Has the industry progressed in using safer chemicals?
GoBlu founder Lars Dormer sat down with Dr. Stephen Frost from CUHK Business School to talk about chemicals in the fashion industry.
SF: The fashion industry attracts its fair share of criticism. How should we interpret that?
LD: It certainly attracts criticism over chemicals. It’s become common to accuse fashion of being the second dirtiest industry in the world. Some people have cast doubts on that, but even if it’s not as dirty as people say, calls for the industry to clean up are still justified. There are problems, and we need to find solutions. On that, it’s hard to find disagreement. But in an avalanche of bad news, it’s easy to lose sight of progress.
SF: You’ve worked in the industry for over 25 years, starting out as a textile dyeing technician in Germany. What have been the most important changes?
LD: I think at the macro level nobody could claim clothes 50, 30 or even 20 years ago were safer for us. Or better for the environment. Or workers’ health was less likely to suffer from exposure to chemicals or other occupational hazards.
At the micro level, chemical products nowadays are less likely to be harmful. We know more about the impact of more chemicals. Legislation is more comprehensive and enforced more rigorously. The number of substances listed as SVHC (substances of very high concern) has more than doubled from around 60 when REACH came into force in 2007 to 174 today. Take Bluesign; in 2016 – a year ago – it had 87 system partners (chemical suppliers). Today, it has 107. A significant number of new suppliers are Asian, and especially Chinese, chemical suppliers. Which means the chemical industry is responding to new sustainability requirements, and responding fast.
We also test clothes more than ever before. Companies test more. But there’s more scrutiny from government as well. And a growing number of independent bodies (such as NGOs) run their own tests. Consumers are more educated, and expect clothes to meet safety standards.
SF: This sounds to me like more transparency.
LD: There’s no doubt; transparency has been the greatest and most fundamental change over the last decade. Go back thirty years – to the mid-80s; not only were chemical tests for textiles rare, but after the rapid shift of production was moved to Asia, most brands had no or little idea where their fabric originated. And only a few companies would have bothered to check. Today, it’s a different story. Even discounters are engaging on chemicals in supply chains.
SF: What’s the most common way they engage?
LD: The most common, and this has been a game changer, is an industry-wide move from RSL (restricting substances in the product) to MRSL (restricting substances in the production process). More and more brands are not only concerned about product safety but also about the chemicals that are used in the production process, which is where workers are exposed and chemicals released into the environment.
And that’s why you get industry groups like ZDHC (Zero Discharge of Hazardous Chemicals Program), which focuses only on chemical management and whose members aim to phase out of hazardous chemicals by 2020. This is no doubt a challenging goal, but it has changed the way the industry as a whole is working with chemical management in supply chains.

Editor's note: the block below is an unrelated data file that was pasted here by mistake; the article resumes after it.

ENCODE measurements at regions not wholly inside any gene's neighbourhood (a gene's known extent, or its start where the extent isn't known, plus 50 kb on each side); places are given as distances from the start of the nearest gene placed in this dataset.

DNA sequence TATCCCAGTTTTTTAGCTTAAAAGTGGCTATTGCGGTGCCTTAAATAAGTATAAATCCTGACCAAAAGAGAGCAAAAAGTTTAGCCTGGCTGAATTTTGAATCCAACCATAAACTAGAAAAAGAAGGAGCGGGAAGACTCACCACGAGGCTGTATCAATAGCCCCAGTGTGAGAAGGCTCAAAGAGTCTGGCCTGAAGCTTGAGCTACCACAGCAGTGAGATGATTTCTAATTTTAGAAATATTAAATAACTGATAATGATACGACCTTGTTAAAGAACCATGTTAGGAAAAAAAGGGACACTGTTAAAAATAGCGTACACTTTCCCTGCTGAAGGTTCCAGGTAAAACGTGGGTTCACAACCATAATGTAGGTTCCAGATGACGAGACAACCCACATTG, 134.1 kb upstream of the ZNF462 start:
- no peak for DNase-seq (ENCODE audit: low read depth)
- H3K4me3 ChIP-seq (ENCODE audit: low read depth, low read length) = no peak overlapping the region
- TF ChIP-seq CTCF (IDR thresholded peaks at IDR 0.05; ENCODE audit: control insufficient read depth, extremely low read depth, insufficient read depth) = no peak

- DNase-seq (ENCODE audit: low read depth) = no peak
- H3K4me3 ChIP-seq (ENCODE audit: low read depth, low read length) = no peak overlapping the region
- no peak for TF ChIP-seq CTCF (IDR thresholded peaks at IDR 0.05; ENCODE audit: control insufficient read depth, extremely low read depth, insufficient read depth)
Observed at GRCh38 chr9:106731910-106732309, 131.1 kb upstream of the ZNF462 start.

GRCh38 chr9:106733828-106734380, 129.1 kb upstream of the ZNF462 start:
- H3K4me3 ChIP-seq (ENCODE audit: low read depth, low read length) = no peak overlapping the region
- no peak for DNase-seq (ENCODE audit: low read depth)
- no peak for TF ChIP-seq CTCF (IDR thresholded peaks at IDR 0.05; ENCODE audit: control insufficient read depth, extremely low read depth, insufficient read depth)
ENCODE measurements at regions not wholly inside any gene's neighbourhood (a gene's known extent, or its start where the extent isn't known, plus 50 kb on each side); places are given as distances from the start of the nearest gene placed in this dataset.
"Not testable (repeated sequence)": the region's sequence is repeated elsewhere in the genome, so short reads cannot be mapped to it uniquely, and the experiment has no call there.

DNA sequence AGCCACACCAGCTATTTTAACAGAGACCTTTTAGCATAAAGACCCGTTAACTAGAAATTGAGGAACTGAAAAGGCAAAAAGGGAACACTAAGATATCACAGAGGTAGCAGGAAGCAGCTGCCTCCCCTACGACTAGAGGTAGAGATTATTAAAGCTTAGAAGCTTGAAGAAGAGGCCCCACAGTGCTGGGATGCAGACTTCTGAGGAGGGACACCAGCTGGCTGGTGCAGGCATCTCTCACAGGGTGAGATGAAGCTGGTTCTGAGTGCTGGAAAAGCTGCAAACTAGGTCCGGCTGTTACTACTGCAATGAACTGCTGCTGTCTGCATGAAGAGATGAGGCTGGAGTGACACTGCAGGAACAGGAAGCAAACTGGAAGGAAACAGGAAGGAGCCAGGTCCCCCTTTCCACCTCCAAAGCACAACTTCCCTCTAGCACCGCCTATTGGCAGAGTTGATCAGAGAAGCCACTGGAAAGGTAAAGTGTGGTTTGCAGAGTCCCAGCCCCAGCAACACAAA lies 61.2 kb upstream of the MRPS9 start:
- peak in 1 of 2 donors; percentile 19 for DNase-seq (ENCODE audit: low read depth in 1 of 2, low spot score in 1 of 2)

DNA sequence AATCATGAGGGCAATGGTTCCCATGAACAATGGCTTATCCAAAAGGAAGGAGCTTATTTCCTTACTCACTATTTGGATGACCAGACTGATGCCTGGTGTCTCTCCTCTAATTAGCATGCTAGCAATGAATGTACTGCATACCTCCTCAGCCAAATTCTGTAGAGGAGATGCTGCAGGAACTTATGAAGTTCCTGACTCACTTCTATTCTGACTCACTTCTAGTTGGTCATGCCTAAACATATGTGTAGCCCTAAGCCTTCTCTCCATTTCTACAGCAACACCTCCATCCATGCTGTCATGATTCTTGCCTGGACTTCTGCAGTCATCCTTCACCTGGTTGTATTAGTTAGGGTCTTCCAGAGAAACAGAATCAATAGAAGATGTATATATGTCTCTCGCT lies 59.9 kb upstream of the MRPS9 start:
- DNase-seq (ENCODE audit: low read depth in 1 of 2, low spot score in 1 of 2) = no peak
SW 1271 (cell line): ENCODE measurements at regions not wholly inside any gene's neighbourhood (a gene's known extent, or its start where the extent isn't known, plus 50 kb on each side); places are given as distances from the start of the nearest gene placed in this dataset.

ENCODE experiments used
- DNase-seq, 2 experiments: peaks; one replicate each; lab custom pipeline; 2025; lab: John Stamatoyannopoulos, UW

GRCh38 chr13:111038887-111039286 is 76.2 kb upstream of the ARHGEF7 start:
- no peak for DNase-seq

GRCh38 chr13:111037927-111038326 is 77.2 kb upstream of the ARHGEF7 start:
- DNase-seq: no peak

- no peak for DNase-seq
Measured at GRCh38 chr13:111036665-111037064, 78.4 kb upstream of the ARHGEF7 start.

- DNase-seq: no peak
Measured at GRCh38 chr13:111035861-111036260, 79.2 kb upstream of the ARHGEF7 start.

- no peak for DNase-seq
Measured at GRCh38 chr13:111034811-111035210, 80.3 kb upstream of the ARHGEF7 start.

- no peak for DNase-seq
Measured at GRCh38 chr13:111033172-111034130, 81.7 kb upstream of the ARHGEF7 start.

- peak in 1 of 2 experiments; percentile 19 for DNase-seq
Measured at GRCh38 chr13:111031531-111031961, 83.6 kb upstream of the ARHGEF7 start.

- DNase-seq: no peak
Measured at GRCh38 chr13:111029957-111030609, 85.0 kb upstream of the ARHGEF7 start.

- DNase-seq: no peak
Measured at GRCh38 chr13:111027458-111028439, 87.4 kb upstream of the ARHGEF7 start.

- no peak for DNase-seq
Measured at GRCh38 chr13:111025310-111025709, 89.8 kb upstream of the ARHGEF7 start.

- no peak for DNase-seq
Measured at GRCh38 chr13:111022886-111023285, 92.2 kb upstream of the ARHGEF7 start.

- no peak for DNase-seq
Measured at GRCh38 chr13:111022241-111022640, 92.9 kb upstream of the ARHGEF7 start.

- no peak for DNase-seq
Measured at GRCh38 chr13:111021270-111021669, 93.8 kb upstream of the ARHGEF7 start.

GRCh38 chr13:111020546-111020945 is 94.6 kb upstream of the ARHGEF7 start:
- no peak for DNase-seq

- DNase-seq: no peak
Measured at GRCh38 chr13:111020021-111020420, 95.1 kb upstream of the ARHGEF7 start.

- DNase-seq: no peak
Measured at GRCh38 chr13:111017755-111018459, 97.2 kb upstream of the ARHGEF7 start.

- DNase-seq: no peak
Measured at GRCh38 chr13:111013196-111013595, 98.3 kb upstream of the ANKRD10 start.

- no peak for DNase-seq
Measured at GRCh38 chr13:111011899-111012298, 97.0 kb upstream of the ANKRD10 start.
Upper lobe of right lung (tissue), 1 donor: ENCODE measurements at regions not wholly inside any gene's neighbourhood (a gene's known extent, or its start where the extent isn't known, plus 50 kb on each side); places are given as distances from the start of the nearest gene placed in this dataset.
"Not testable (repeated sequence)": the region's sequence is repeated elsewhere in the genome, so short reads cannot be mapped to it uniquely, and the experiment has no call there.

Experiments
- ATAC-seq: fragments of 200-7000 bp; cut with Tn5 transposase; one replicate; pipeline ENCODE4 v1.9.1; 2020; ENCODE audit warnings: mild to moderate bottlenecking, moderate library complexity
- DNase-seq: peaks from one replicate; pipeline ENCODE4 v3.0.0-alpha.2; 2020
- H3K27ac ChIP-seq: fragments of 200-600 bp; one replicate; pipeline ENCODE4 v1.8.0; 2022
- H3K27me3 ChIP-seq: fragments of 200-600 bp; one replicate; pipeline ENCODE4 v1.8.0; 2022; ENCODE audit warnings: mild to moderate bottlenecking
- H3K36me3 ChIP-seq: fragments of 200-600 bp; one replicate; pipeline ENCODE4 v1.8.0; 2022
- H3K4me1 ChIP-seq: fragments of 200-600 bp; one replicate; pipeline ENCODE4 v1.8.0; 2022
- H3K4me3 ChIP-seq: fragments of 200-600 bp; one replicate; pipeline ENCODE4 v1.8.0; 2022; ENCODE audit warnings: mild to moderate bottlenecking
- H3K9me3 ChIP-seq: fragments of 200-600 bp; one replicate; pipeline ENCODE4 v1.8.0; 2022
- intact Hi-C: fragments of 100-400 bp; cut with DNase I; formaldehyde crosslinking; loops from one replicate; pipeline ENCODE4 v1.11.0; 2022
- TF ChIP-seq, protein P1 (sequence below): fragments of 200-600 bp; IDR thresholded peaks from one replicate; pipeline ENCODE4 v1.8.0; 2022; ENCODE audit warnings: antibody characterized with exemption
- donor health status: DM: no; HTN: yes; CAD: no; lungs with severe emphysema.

SF: Where does the consumer fit in to all this?
LD: One really interesting thing in the EU that I almost never hear anyone mention is the 45-day rule in REACH (EU regulations, adopted to improve the protection of human health and the environment from the risks that can be posed by chemicals).
SF: I’m not aware of this.
LD: Exactly. Hardly anyone is. But REACH SVHC compliance and disclosure requirements state that if products contain any SVHCs in excess of 0.1 per cent by weight, the company must disclose the presence of SVHCs in products within 45 days upon request from consumers or customers. In the EU, consumers have the right to ask and can expect an answer from the company within 45 days.
SF: That’s certainly interesting, but how does a consumer utilize this kind of regulation? Isn’t it too difficult for the average shopper to track down the contact details of a fashion brand to ask about chemical compositions?
LD: This is where it gets interesting. There is actually a REACH app in Germany (Scan4Chem) that enables customers to simply scan the barcode of the article and the app automatically sends an inquiry to the responsible producer or importer. The European Chemicals Agency (ECHA) has made a video to encourage consumers to make use of their right to get this information.
SF: This has the potential to really change the way consumers think about chemicals. And not only that, but change the conversation about sustainable fashion, which is still very focused on where clothes are made.
LD: Precisely. The future for fashion labelling is going to look more like the food industry, where consumers not only who made my clothes, but what is in my clothes.
SF: It’s hard to balance it, isn’t it; the positive changes occurring and the negative consequences of the industry.
LD: There are problems, which we can’t deny. Things are not perfect. But the trend is clear. We hear more about chemicals in fashion than ever before. That’s a good thing. It motivates companies to respond. But we should not lose sight of how far the industry has come.
Want to find out more on what GoBlu can do for you on chemicals? Talk to Lars - Lars@GoBlu.net
About Lars Doemer: Lars has sustainability experience in the apparel industry spanning several decades. This ranges from working as a dyer to managing sustainability within brands to consulting. Highlights include heading up H&M’s in Environmental Global Supply Chain Program for more than five years, where he took the lead for ZDHC work, and was involved in developing the Bangladesh Water Program PaCT.